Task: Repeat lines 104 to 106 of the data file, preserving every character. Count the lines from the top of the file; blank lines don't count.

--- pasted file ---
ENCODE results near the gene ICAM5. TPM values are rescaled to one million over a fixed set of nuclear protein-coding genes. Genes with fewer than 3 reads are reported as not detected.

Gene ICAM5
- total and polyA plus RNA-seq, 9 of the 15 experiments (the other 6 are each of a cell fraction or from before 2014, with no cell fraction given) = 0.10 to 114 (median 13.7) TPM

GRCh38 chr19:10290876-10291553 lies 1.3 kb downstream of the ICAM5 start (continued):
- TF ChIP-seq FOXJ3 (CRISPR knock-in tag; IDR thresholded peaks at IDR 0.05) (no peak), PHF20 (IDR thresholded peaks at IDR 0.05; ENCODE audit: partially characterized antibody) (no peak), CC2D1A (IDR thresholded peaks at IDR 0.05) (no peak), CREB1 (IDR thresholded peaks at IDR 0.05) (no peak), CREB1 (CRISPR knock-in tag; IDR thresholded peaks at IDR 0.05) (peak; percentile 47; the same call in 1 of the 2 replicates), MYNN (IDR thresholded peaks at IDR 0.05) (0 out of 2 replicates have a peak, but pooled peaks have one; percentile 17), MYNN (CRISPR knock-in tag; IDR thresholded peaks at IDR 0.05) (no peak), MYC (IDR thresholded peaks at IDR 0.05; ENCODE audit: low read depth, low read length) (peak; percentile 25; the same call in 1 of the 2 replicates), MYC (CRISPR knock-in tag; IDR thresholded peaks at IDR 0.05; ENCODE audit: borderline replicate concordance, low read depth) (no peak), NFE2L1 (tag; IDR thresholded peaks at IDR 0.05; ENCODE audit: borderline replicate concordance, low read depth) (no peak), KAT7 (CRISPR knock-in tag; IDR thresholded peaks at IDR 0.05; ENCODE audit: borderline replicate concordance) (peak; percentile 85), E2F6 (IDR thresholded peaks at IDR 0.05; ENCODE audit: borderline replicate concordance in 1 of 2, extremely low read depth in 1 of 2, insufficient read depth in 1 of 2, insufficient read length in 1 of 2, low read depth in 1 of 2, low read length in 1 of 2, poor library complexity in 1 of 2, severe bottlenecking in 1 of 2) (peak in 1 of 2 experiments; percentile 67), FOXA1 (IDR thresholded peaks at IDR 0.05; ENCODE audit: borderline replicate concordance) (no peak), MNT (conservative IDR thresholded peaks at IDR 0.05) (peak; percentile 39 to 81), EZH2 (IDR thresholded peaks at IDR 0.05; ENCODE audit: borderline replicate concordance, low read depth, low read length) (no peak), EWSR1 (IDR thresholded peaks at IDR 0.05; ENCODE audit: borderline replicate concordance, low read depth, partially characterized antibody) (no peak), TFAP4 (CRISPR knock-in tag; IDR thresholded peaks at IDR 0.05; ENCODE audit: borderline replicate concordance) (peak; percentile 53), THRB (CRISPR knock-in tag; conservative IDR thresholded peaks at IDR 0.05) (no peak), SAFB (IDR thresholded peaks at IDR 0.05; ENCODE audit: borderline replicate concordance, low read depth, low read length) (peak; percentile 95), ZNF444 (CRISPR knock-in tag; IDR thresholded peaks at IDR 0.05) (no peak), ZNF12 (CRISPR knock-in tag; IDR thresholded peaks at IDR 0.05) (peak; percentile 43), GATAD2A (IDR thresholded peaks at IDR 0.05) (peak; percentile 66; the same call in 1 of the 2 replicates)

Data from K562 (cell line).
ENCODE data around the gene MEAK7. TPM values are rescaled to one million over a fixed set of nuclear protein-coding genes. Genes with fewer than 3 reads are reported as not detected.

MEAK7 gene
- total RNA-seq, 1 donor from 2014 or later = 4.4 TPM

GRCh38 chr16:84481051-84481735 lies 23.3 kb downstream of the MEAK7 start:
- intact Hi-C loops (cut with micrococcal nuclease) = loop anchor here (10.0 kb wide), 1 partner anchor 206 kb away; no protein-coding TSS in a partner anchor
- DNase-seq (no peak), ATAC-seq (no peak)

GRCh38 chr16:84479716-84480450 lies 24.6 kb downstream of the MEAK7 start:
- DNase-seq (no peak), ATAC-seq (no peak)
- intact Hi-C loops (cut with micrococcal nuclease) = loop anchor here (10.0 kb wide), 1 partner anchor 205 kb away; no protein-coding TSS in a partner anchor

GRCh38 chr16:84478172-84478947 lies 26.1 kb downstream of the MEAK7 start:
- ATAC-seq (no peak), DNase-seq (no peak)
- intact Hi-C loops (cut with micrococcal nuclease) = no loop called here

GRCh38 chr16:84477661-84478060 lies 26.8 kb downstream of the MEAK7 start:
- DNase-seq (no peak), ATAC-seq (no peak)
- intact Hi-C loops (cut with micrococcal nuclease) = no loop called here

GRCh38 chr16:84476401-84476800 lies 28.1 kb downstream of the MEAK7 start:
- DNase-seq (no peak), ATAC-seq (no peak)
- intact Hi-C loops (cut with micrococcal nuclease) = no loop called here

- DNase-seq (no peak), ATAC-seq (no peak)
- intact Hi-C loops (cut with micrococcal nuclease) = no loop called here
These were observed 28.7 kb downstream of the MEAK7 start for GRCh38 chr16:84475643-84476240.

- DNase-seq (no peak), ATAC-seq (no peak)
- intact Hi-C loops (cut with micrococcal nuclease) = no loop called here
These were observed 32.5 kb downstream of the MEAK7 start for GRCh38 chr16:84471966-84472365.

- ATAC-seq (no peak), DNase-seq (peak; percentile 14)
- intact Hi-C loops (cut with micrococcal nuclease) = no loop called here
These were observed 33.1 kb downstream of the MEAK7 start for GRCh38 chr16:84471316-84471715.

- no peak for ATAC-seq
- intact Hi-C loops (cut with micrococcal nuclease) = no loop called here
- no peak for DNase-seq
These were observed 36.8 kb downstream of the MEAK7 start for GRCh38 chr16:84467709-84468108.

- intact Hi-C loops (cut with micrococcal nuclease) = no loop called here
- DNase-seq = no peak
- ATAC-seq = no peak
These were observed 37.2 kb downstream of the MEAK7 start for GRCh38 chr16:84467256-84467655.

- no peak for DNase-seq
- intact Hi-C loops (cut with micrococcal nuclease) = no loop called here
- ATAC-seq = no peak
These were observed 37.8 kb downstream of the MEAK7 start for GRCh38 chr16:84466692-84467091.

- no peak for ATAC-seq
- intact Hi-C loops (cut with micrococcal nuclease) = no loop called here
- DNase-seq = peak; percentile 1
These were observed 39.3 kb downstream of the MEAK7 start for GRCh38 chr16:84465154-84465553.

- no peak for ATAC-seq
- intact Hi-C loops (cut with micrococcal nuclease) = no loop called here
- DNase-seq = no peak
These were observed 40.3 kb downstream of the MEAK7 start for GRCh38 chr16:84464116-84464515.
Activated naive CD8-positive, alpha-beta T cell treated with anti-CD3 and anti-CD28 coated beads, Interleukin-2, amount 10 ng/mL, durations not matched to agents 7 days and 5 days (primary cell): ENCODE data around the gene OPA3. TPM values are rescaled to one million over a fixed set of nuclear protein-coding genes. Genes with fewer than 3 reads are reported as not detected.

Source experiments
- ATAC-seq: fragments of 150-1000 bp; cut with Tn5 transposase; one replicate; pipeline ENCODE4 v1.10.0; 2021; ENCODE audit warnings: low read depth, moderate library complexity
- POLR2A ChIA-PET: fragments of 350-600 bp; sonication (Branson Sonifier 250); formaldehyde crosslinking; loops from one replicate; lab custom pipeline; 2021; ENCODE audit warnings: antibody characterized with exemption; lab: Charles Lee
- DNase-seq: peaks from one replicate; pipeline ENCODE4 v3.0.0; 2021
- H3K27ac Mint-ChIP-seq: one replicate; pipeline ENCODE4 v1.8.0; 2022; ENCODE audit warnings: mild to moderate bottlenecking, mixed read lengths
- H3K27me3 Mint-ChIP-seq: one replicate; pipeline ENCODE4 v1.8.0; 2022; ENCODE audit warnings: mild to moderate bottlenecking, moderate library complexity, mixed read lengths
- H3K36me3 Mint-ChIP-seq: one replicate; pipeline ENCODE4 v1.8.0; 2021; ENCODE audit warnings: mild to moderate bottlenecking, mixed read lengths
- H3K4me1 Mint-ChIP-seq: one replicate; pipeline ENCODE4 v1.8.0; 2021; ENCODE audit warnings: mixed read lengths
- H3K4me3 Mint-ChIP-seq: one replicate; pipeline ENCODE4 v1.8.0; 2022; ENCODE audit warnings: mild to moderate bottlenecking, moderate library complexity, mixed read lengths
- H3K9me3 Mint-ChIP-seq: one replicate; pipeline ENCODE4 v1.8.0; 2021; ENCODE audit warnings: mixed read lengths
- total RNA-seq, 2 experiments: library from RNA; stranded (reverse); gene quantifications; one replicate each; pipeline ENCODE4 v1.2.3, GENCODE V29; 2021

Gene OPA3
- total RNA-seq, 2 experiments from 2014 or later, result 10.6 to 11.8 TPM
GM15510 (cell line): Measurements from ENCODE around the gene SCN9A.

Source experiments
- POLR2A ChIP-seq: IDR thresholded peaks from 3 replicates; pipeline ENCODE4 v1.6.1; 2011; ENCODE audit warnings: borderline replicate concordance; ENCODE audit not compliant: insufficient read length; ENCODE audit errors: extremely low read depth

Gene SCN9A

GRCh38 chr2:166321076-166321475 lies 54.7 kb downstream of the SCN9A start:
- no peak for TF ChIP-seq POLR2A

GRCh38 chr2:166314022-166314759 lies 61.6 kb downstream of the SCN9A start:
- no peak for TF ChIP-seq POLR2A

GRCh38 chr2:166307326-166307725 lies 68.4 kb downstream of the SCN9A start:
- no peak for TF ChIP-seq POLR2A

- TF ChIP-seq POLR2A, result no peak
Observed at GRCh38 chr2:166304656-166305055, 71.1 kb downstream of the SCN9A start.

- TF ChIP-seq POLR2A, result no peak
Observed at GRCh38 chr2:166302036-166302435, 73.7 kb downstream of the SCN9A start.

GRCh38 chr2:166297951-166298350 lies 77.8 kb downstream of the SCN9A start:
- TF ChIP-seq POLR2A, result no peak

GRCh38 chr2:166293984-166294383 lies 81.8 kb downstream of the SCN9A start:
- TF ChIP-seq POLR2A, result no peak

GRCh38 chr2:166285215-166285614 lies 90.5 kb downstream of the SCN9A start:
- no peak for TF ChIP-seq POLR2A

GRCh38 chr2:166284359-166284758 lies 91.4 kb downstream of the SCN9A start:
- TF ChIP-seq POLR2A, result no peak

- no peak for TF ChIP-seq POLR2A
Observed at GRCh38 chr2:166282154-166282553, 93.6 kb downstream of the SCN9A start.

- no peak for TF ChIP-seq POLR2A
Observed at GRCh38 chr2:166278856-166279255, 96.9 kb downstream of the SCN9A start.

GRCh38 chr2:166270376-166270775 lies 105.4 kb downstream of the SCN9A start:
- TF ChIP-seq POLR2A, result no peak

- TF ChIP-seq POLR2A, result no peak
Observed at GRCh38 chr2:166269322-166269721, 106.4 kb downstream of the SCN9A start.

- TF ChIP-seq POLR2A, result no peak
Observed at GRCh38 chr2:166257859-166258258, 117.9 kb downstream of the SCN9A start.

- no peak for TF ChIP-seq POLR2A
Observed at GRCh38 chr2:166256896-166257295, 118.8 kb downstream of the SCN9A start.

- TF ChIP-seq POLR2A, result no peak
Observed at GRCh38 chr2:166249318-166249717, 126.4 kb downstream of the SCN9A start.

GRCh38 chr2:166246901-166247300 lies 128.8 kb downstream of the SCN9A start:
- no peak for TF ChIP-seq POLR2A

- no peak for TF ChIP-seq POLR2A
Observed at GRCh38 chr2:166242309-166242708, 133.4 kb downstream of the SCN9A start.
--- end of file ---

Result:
GRCh38 chr2:166246901-166247300 lies 128.8 kb downstream of the SCN9A start:
- no peak for TF ChIP-seq POLR2A

- no peak for TF ChIP-seq POLR2A